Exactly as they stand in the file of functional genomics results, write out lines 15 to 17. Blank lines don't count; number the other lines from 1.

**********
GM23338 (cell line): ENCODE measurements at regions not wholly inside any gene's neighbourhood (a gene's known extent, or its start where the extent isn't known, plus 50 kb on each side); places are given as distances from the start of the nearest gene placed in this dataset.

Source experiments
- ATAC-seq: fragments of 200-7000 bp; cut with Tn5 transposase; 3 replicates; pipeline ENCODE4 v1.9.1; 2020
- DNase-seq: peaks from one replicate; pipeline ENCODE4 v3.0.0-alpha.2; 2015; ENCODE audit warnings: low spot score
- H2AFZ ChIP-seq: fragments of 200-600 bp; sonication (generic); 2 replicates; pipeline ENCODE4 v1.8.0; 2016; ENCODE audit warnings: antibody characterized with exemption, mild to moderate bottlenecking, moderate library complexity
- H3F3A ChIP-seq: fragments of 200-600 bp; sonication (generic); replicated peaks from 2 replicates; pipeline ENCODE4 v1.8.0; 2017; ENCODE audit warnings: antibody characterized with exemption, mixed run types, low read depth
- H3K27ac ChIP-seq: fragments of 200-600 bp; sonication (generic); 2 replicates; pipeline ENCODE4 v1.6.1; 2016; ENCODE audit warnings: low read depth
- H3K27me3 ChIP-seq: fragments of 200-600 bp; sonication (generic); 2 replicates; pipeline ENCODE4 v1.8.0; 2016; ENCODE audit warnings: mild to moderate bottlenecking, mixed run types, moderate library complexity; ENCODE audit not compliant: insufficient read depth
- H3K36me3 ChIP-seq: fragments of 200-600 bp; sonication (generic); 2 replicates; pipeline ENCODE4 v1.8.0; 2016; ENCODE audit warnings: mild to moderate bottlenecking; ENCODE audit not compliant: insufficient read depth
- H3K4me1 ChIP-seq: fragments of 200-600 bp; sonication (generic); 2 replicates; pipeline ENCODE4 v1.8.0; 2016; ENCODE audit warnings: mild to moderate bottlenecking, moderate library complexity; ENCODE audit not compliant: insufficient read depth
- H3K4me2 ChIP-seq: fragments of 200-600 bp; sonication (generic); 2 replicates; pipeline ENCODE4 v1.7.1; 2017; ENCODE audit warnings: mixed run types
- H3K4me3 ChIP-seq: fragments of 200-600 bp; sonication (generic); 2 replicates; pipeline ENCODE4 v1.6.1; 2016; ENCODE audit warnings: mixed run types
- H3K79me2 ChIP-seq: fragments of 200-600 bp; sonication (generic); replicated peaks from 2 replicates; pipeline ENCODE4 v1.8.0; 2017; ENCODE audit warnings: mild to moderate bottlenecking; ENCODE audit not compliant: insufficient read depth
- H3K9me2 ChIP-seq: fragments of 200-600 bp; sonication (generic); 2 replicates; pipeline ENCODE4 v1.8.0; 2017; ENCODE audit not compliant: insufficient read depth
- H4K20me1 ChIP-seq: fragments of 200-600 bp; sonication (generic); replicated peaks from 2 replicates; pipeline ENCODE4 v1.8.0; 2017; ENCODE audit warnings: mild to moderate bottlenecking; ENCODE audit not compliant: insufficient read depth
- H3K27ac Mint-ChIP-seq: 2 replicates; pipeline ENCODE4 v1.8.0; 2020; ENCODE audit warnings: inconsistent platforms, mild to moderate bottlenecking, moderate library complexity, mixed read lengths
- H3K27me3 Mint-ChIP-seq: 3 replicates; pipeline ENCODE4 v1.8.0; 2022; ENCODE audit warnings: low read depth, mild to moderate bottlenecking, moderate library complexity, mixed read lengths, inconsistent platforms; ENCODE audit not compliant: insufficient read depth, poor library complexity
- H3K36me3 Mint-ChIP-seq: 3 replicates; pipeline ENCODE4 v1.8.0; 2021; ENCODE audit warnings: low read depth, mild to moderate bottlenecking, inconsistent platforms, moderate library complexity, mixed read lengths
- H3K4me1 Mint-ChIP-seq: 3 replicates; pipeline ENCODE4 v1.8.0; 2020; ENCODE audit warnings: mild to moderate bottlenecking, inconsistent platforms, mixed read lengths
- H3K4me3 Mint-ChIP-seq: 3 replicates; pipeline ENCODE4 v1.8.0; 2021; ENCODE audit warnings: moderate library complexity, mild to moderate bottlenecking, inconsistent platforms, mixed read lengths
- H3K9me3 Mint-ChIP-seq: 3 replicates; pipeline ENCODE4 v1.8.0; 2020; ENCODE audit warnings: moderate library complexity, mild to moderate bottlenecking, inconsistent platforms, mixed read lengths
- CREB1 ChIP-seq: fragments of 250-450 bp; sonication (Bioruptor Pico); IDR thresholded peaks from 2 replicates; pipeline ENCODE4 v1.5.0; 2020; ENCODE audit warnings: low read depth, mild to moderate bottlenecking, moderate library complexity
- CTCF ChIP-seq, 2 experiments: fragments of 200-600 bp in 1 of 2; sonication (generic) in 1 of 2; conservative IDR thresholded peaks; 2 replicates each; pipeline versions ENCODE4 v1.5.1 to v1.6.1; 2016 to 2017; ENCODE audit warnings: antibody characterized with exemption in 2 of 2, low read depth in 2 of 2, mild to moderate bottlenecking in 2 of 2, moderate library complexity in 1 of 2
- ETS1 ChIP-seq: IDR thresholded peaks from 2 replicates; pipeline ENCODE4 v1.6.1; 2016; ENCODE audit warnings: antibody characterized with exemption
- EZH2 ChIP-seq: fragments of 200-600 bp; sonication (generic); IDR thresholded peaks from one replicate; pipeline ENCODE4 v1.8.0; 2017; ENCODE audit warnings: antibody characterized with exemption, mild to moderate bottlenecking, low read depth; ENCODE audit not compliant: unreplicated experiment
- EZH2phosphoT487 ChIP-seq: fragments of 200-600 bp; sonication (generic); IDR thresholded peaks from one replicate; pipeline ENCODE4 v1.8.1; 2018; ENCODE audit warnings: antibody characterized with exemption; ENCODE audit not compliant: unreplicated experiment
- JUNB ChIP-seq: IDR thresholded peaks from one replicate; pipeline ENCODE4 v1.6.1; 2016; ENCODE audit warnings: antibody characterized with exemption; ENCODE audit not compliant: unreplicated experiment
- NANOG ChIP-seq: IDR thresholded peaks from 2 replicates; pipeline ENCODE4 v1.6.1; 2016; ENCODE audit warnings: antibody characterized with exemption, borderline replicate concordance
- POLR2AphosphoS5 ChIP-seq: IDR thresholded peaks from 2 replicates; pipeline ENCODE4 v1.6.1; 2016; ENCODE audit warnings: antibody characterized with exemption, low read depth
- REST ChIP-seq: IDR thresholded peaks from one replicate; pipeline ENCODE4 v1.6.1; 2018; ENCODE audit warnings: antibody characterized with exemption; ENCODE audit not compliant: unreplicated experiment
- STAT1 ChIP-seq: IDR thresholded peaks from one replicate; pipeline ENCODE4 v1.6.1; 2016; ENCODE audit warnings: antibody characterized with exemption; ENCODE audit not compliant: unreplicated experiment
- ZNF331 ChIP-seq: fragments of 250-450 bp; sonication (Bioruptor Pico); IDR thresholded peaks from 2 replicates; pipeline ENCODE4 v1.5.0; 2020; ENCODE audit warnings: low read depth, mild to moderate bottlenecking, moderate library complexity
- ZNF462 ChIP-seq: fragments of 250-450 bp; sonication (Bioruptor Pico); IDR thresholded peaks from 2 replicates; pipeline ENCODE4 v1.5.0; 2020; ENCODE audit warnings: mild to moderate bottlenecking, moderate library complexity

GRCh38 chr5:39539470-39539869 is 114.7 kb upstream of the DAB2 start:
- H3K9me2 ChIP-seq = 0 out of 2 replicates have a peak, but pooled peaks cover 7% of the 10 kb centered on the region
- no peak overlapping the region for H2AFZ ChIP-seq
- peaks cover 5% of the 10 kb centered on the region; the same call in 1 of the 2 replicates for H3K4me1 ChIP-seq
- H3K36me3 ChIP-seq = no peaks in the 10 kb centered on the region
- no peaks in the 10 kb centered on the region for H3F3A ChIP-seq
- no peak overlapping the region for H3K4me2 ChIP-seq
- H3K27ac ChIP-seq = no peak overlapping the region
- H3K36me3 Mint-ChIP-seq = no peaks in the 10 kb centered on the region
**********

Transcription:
- H4K20me1 ChIP-seq: fragments of 200-600 bp; sonication (generic); replicated peaks from 2 replicates; pipeline ENCODE4 v1.8.0; 2017; ENCODE audit warnings: mild to moderate bottlenecking; ENCODE audit not compliant: insufficient read depth
- H3K27ac Mint-ChIP-seq: 2 replicates; pipeline ENCODE4 v1.8.0; 2020; ENCODE audit warnings: inconsistent platforms, mild to moderate bottlenecking, moderate library complexity, mixed read lengths
- H3K27me3 Mint-ChIP-seq: 3 replicates; pipeline ENCODE4 v1.8.0; 2022; ENCODE audit warnings: low read depth, mild to moderate bottlenecking, moderate library complexity, mixed read lengths, inconsistent platforms; ENCODE audit not compliant: insufficient read depth, poor library complexity